I don’t remember how I got to the Steampunkary site last night, but there you are. And of course, I can’t think of steampunk without thinking of one of my favorite shows from my youth: The Wild, Wild West. I thought Robert Conrad was completely dreamy. Well, that, and the sci-fi flavor made it exciting, and sometimes bizarre. Proof: one episode depicted Jim West (Conrad) having a dream. He went to a waterfront bar to meet a tipster. While there, he’s shot by a mermaid with a blowgun, and wakes up on a ship that’s sunk by an exploding dragon. When he returns, the bar doesn’t exist and he can’t prove anything. Talk about trying to convince the asylum you’re not crazy.
West’s faithful sidekick, Artemus Gordon, was the comic relief, and the pair had the glamorous job of spying on bad guys for president Ulysses Grant during the Civil War. By all comparisons, it was a 19th-century cocktail of James Bond and Batman & Robin, complete with fancy techno-gadgets (fancy for the 1860s, anyway), plenty of criminals gettin’ what’s comin’ to ’em, and West getting the girl. There was always a flavor of the week.
Some neat-o facts, many of which I did not know:
- Ross Martin, who played Artemus Gordon, was born in Poland and raised in New York City, speaking Yiddish, Polish and Russian. He could lapse into any dialect at the drop of a hat. At the time of his death in 1981 (he suffered a fatal heart attack while playing tennis), he and Conrad were planning a revival of the WWW series. That would have been fantastic.
- The show was a treasure trove of awesome guest stars: Suzanne Pleshette, Sammy Davis, Jr., Ricardo Montalban, Robert Duvall, Ed Asner and Boris Karloff (of all people). I imagine it was like the Simpsons of its time: everyone wanted a guest spot, just to say they’d done one.
- The show, which ran from ’65-’69, was not canceled due to poor ratings. Rather, it was pulled because of its violence (unfortunately, necessary to the plot). Network brass felt squeamish about putting so much killing on TV when there was so much killing going on in the war. Hmm. Imagine that. Choosing humanity over profit. Psh.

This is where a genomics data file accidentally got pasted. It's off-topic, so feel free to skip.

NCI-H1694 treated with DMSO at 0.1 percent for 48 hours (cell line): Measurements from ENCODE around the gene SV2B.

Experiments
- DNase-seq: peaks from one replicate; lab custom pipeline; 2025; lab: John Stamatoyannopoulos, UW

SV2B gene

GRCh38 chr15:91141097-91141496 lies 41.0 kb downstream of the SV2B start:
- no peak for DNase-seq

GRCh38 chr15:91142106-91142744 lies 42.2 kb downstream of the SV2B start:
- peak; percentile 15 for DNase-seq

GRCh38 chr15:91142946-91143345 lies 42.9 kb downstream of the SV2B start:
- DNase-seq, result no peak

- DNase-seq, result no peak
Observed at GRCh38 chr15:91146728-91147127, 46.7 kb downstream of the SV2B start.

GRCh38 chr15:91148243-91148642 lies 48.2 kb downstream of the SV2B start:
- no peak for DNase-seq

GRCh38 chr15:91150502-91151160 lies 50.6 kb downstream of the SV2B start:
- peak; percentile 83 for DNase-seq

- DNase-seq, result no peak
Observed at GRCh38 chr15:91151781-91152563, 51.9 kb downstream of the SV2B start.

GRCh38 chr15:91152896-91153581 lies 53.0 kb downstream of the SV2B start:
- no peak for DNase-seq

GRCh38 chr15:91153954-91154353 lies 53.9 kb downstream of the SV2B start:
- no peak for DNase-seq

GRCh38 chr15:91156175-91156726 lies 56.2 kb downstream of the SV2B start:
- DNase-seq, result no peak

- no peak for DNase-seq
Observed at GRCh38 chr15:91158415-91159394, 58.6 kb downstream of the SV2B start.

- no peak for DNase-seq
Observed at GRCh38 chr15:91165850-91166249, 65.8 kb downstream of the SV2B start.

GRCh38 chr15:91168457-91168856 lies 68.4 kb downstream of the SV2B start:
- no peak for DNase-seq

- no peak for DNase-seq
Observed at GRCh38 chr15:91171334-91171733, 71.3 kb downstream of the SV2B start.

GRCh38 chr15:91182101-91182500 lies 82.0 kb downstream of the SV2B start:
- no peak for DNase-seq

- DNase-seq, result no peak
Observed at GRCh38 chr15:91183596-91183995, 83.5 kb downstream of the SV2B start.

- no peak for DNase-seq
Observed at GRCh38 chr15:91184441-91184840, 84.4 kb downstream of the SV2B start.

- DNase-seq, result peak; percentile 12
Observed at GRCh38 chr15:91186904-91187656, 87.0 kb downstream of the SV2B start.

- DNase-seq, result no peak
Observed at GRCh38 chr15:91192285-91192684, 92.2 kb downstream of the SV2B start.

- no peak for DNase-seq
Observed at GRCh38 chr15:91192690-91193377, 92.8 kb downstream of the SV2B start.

- The beautiful black locomotive car the pair used as their lair/mode of transportation in the pilot was also the Hooterville Cannonball in CBS’s hillbilly comedy, Petticoat Junction. Ha, love it.
- As you know, all TV series episodes have titles. In WWW, the title of each of the 104 episodes began with the words, “The Night Of…”
I also loved the opening animated sequence and theme song.
One thing’s for sure. The movie ain’t the series. Ick. And yes, I’m one of those die-hards who just couldn’t make the jump from Robert Conrad to Will Smith. No comparison in my old, musty book.
Hey, is it Monday already? Yipes. Time to pound feet on the basement floor. Yay.
That was one of my absolute FAVORITE shows growing up! That & the original Star Trek. I’m a sci-fi nut deluxe, and I’m with you on this one! What a cool mix of the gun-slinging old west + sci-fi all rolled into one. From what I am hearing & reading, the folks who produced Aliens & Cowboys could have taken a lesson or 100 from WWW producers!!
PS…I could SWEAR in that opening animated sequence, there used to be a version where when the woman pulls the knife out of her bee-hive ‘doo, the cowboy gave her a round-about punch & knocked her on her butt. Or am I dreaming that??
NO!! I thought the SAME THING! She landed on her hiney, in kind of a crab position. Right?? Incredible that you should mention that!!
And I want to see Cowboys & Aliens, although I am not a real Daniel Craig fan. I just can’t get past how much he reminds me of Alfred E. Neuman. Is that hideous and shallow??? Hahaaaaa
I remember begging and pleading with my dad to take me to see Wild Wild West when the movie came out. Even at 9 years old I could tell what a heaping pile of doody that movie was.
My mom used to love that show but I don’t remember watching it. Maybe I wasn’t allowed to and she wanted the TV all to herself.